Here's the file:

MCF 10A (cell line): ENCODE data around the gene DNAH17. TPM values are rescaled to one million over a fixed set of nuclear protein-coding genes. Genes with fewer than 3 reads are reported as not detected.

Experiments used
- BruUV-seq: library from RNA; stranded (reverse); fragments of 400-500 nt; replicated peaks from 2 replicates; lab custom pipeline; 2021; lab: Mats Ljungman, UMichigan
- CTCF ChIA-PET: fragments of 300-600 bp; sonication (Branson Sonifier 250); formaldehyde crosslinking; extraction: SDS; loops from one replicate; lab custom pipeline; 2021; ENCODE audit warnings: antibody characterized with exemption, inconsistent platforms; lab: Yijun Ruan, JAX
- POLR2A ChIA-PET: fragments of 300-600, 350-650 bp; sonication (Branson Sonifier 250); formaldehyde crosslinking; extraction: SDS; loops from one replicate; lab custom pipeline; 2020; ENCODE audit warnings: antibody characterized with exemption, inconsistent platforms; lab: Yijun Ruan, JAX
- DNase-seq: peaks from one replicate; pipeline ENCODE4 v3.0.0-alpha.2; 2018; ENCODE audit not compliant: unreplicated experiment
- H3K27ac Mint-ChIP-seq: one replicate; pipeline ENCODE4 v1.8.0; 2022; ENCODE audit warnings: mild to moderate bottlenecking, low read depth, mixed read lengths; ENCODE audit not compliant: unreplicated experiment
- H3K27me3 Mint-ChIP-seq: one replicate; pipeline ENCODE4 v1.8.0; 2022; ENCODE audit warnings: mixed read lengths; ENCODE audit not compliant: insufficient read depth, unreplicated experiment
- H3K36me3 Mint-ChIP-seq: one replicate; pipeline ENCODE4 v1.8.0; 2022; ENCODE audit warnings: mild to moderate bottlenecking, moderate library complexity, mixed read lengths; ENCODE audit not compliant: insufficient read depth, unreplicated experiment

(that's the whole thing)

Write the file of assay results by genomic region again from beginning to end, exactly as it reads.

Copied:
MCF 10A (cell line): ENCODE data around the gene DNAH17. TPM values are rescaled to one million over a fixed set of nuclear protein-coding genes. Genes with fewer than 3 reads are reported as not detected.

Experiments used
- BruUV-seq: library from RNA; stranded (reverse); fragments of 400-500 nt; replicated peaks from 2 replicates; lab custom pipeline; 2021; lab: Mats Ljungman, UMichigan
- CTCF ChIA-PET: fragments of 300-600 bp; sonication (Branson Sonifier 250); formaldehyde crosslinking; extraction: SDS; loops from one replicate; lab custom pipeline; 2021; ENCODE audit warnings: antibody characterized with exemption, inconsistent platforms; lab: Yijun Ruan, JAX
- POLR2A ChIA-PET: fragments of 300-600, 350-650 bp; sonication (Branson Sonifier 250); formaldehyde crosslinking; extraction: SDS; loops from one replicate; lab custom pipeline; 2020; ENCODE audit warnings: antibody characterized with exemption, inconsistent platforms; lab: Yijun Ruan, JAX
- DNase-seq: peaks from one replicate; pipeline ENCODE4 v3.0.0-alpha.2; 2018; ENCODE audit not compliant: unreplicated experiment
- H3K27ac Mint-ChIP-seq: one replicate; pipeline ENCODE4 v1.8.0; 2022; ENCODE audit warnings: mild to moderate bottlenecking, low read depth, mixed read lengths; ENCODE audit not compliant: unreplicated experiment
- H3K27me3 Mint-ChIP-seq: one replicate; pipeline ENCODE4 v1.8.0; 2022; ENCODE audit warnings: mixed read lengths; ENCODE audit not compliant: insufficient read depth, unreplicated experiment
- H3K36me3 Mint-ChIP-seq: one replicate; pipeline ENCODE4 v1.8.0; 2022; ENCODE audit warnings: mild to moderate bottlenecking, moderate library complexity, mixed read lengths; ENCODE audit not compliant: insufficient read depth, unreplicated experiment